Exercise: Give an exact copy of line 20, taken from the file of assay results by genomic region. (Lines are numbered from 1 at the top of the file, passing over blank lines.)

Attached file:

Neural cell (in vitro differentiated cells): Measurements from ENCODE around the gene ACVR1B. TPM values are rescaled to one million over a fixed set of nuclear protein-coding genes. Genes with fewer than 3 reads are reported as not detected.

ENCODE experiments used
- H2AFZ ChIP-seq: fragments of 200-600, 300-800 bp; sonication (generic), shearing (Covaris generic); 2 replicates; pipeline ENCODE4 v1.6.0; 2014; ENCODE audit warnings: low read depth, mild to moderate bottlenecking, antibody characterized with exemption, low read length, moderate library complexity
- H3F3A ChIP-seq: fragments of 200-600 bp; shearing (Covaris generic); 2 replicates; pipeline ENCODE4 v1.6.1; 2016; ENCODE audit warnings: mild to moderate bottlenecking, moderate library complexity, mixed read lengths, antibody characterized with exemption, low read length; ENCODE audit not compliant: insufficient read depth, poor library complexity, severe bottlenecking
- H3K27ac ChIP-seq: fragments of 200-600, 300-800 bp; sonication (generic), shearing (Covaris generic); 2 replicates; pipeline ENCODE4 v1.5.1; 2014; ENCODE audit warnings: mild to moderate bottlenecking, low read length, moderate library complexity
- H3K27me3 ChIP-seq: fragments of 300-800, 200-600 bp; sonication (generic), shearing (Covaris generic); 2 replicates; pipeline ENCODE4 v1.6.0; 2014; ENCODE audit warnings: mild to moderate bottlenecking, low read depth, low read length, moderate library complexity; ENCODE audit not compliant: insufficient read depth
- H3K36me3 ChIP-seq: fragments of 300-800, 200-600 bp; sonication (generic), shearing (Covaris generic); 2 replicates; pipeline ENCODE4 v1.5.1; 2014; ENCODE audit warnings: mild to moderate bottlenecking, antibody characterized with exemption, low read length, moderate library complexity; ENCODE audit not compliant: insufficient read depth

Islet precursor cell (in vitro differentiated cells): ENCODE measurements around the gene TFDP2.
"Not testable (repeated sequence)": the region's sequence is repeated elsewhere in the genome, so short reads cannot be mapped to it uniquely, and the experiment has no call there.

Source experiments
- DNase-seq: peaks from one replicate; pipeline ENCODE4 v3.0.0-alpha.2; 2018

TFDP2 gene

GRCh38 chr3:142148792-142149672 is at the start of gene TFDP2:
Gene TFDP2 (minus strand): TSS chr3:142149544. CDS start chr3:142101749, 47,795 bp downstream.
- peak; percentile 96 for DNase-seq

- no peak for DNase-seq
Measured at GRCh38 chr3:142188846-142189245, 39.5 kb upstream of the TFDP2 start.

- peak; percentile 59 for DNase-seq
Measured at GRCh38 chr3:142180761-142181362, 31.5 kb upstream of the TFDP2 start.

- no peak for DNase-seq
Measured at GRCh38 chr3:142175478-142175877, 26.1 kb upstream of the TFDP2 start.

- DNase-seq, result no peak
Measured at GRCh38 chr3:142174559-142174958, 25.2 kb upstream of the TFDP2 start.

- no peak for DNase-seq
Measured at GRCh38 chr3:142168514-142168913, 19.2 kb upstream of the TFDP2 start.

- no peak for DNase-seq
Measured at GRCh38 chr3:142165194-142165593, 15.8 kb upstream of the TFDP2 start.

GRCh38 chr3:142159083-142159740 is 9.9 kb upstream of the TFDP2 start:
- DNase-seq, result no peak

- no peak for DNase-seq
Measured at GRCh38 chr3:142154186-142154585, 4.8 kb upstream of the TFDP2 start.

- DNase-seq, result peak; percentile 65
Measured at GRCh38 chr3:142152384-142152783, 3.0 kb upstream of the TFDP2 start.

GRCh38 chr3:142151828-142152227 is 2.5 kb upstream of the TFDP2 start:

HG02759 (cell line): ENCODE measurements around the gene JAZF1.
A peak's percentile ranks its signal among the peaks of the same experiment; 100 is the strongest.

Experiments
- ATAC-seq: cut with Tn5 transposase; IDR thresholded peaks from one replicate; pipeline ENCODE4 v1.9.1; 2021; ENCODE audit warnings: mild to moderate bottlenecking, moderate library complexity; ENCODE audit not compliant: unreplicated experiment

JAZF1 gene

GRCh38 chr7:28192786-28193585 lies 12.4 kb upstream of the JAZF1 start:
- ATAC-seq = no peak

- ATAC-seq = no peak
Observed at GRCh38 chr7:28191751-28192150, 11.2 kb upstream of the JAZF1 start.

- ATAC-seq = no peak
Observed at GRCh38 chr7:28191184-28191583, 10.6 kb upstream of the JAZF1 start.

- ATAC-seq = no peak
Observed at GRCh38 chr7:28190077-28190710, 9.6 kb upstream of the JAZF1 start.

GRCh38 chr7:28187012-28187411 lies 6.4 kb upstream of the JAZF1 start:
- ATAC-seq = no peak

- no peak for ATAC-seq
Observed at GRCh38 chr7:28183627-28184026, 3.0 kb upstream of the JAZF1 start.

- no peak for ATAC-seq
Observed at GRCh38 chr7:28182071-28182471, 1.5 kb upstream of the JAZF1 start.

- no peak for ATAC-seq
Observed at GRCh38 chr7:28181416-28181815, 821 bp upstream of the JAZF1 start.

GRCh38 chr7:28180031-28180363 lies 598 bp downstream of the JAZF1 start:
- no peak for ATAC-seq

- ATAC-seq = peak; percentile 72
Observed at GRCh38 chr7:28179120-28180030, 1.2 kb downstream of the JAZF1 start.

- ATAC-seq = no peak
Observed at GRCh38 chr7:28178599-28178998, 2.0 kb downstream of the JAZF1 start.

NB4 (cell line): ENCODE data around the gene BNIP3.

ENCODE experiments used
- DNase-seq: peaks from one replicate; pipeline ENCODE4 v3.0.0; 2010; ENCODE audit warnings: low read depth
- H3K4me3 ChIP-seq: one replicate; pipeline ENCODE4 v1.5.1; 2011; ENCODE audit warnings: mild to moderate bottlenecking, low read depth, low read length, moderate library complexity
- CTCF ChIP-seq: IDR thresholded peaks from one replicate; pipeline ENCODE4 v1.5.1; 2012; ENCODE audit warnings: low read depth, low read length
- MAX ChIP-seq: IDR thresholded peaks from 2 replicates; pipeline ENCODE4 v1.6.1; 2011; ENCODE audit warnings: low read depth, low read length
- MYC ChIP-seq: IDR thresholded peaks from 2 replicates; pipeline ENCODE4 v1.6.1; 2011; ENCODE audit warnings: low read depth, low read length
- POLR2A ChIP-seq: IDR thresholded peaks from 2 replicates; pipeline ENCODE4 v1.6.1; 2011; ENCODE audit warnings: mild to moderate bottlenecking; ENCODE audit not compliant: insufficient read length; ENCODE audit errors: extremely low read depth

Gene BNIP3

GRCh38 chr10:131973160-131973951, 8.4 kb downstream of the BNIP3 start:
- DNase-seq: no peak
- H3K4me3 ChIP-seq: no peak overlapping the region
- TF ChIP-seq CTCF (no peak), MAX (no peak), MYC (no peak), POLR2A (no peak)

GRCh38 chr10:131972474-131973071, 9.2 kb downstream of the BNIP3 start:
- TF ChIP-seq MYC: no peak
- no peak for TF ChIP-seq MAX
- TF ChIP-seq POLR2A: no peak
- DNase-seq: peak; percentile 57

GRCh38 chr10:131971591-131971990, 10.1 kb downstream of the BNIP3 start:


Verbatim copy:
- no peak for DNase-seq